Dr. Michael Beazely’s lab research focuses on understanding how growth factor receptors and G protein-coupled receptors modulate ion channels and neuronal cell function. His clinical and education research is focused on the role of health professionals in reducing harms associated with problematic substance use.
Office: PHR 4007
Phone: 519-888-4567, ext.21310
- Growth factor signaling in the developing and mature nervous system
- Regulation of NMDA receptors and other ion channels by G protein-coupled receptors (GPCRs) including the 5-HT7 receptor
- The role of health professionals in harm reduction and substance use
The Beazely lab interested in basic mechanisms of GPCR and growth factor signaling in neurons, and how these classes of receptors regulate ion channel signaling. Specifically, we focus on the interactions between 5-HT and dopamine receptors, platelet-derived growth factor (PDGF) receptors and TrkB, and NMDA receptors. This work will expand our understanding of neuronal function and dysfunction in mental health conditions including schizophrenia and depression, as well as susceptibility to addiction and substance use.
Dr. Beazely’s research includes the evaluation of undergraduate pharmacy education with respect to substance use and ongoing educational tool development for practicing health professionals. He is interested in assessing interventions by community pharmacists aimed at reducing harms associated with substance use and understanding the intersection between drug use and ongoing pharmaceutical care.
Dr. Beazely teaches at both the graduate and undergraduate levels. Course offerings have included:
PHARM 141 Medicinal Chemistry, Toxicology and Pharmacology
PHARM 324 Integrated Patient-Focused Care 8 (Mental Health)
PHARM 608A Selected Topics in Pharmaceutical Science (Neuroscience)
Dr. Beazely is also involved in coordinating the pharmacology portion of the curriculum.
Samarajeewa S, Goldemann L, Khanderia C, Vasefi SM, Ahmed N, Gondora N, Mielke J, Beazely MA. 5-HT7 receptor activation promotes an increase in TrkB receptor expres-sion and phosphorylation. Front Behav Neurosci 2014;8:391. Special issue: “Further Understanding of Serotonin 7 Receptors’ Neuro-Psycho-Pharmacology”
Kruk JS, Kouchmeshky A, Grimburg N, Rezkella M, Beazely MA. Transactivation of receptor tyrosine kinases by dopamine receptors. In: Neuromethods, Dopamine Receptor Technologies. Tiberi M, ed. Humana Press 2014
Kruk JS, Vasefi MS, Heikkila JJ, Beazely MA. Reactive oxygen species are required for 5-HT-induced transactivation of the neuronal platelet-derived growth factor and TrkB receptors, but not for ERK1/2 activation. PLoS One 2013;8:e77027.
Vasefi SM, Yang K, Li J, Kruk JS, Heikkila JJ, Jackson MF, MacDonald JF, Beazely MA. Acute 5-HT7 receptor activation increases NMDA-evoked currents and differentially alters NMDA receptor subunit phosphorylation and trafficking in hippocampal neurons. Mol Brain 2013;6:24.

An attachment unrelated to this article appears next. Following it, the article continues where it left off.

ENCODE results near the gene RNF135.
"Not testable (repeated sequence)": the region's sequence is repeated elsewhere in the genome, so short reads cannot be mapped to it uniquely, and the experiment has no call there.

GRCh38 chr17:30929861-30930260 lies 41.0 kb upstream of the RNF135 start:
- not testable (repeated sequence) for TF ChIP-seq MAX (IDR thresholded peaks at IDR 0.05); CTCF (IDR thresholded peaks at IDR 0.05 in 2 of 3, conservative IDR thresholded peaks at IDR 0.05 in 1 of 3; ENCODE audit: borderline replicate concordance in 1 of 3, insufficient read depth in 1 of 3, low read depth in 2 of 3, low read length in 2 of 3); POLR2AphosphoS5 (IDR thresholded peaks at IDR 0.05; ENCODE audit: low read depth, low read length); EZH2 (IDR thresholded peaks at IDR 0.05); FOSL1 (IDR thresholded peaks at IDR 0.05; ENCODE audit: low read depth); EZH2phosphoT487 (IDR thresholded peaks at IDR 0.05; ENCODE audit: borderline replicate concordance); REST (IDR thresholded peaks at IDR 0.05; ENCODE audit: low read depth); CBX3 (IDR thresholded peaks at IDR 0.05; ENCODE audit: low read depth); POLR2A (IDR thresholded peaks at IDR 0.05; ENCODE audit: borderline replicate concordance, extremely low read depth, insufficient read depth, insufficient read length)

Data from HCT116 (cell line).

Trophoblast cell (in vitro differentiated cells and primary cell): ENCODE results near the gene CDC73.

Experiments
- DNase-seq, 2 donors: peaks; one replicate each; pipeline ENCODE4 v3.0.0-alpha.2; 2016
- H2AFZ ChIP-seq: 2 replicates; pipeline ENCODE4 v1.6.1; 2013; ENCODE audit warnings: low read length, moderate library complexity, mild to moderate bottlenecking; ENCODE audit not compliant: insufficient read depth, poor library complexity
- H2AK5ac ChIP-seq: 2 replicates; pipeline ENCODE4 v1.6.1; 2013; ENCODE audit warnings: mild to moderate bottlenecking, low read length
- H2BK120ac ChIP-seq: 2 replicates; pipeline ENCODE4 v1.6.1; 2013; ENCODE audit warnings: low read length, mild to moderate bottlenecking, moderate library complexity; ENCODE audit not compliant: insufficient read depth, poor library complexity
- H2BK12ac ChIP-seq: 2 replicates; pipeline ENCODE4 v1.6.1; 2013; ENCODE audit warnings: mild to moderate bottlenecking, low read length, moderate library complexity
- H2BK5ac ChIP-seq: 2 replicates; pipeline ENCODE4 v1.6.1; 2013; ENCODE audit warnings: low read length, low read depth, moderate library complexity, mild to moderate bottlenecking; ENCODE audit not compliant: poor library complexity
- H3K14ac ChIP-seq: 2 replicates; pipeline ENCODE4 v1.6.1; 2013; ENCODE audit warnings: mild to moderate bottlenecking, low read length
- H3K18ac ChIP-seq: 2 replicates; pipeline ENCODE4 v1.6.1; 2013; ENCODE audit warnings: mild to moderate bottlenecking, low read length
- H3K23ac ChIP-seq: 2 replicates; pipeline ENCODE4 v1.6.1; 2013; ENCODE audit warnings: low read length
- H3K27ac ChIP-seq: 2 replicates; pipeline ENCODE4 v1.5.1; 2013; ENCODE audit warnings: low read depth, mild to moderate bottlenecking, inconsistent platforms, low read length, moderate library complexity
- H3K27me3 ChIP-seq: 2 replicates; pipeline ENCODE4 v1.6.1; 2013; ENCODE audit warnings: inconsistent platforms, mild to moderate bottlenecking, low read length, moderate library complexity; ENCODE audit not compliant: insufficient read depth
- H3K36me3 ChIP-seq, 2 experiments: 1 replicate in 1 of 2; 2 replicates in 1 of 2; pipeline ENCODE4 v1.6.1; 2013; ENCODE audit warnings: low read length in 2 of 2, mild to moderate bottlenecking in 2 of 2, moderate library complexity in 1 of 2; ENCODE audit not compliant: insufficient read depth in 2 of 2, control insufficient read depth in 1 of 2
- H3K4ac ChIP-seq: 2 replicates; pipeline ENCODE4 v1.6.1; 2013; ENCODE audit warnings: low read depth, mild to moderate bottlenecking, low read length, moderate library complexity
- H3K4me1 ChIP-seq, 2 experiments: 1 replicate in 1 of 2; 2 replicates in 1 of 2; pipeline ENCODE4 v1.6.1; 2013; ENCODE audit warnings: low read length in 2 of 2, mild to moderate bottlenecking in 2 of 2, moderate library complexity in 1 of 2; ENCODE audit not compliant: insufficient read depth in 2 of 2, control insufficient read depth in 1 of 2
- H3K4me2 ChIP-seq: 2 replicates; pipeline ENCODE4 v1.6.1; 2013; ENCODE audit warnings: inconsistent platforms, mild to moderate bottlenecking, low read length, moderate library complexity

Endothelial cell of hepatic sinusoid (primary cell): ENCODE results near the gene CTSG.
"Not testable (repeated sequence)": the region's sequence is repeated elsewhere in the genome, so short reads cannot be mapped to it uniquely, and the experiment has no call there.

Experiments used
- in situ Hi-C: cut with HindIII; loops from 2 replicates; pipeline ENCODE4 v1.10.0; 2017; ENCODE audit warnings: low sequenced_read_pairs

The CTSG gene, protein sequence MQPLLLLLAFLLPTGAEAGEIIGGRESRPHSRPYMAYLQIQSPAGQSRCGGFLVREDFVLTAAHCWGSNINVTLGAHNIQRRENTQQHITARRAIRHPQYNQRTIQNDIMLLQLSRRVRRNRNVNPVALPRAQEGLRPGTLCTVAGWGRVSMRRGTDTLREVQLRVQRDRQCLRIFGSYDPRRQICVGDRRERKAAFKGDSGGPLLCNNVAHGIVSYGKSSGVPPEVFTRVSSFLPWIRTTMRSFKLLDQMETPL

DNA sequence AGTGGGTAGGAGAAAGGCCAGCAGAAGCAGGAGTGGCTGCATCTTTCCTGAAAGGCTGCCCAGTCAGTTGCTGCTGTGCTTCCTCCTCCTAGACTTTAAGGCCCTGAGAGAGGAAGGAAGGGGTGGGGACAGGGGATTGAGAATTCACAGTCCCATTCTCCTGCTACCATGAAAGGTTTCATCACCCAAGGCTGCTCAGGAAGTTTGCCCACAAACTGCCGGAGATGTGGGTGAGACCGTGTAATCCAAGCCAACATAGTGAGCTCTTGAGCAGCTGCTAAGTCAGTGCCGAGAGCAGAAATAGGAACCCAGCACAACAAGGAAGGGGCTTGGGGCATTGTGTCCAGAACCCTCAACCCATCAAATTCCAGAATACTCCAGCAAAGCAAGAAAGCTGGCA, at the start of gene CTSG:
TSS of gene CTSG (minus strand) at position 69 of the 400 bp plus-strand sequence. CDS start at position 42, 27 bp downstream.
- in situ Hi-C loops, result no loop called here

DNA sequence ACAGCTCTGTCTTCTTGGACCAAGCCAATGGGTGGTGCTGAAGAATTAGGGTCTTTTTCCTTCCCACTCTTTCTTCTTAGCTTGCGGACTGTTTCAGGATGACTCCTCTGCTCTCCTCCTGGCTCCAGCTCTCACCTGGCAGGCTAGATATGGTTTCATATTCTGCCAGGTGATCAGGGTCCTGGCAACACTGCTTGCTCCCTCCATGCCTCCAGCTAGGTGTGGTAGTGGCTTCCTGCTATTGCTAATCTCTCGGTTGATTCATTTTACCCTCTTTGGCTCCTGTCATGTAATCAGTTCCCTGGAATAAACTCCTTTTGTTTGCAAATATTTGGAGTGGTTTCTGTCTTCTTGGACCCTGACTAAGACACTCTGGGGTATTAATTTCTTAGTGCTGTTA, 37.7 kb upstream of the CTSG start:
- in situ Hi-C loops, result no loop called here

Vasefi SM, Kruk JS, Heikkila JJ, Beazely MA. 5-HT7 receptor neuroprotection against NMDA-induced excitotoxicity is PDGFβ receptor-dependent. J Neurochem 2013;125:26-36
Kruk JS, Vasefi SM, Liu H, Heikkila JJ, Beazely MA. 5-HT(1A) receptors transactivated the platelet-derived growth factor receptor type beta in neuronal cells. Cell Signal 2013;25:133-43
Peng F, Yao H, Bai X, Zhu X, Reiner BC, Beazely MA, Funa K, Xiong H, Buch S. Platelet- derived growth factor-mediated induction of the synaptic plasticity gene Arc/Arg3.1. J Biol Chem 2010;285:21615-24.
Yang K, Trepanier C, Li H, Beazely MA, Lerner EA, Jackson MF, MacDonald RF. Vasoactive intestinal peptide acts via multiple signal pathways to regulated NMDA receptors and synaptic transmission. Hippocampus 2009;19:779-89.
Thompson RJ, Jackson MJ, Olah M, Rungta R, Hines DJ, Beazely MA, MacDonald JF, MacVicar BA. Activation of Pannexin-1 hemichannels augments abberrant bursting in the hippocampus. Science 2008;322:1555-9.
Awards and Distinctions
- 2014 Outstanding Faculty Mentor, Graduate Program
- 2014 Alumni of Influence, University of Saskatchewan, College of Pharmacy and Nutrition (named one of the top 100 influential Pharmacy alumni)
- 2006, 2007 Teacher of the Year, Faculty of Pharmacy, University of Toronto
University of Waterloo Affiliations
- Cross-appointed to Department of Biology (Faculty of Science)
- Cross-appointed to the School of Public Health (Faculty of Applied Health Sciences)
Professional Associations and Service
Dr. Beazely is a member of the Society for Neuroscience (SFN) and served as President of the Southern Ontario Neuroscience Association (SONA, sonasfn.org), an SFN local Chapter, in 2016. Since 2008, Dr. Beazely has been involved with the Waterloo Region Integrated Drugs Task Force (WRIDS, whatsyourrole.org) and currently serves as Vice-Chair of the WRIDS Steering Committee and Chair of the WRIDS Prevention Coordinating Committee. He is also a member of the Waterloo Region Crime Prevention Council (preventingcrime.ca).
2000 BSc Pharmacy (University of Saskatchewan)
2004 PhD Pharmacology (Purdue University)
2008 Postdoctoral Fellowship (University of Toronto)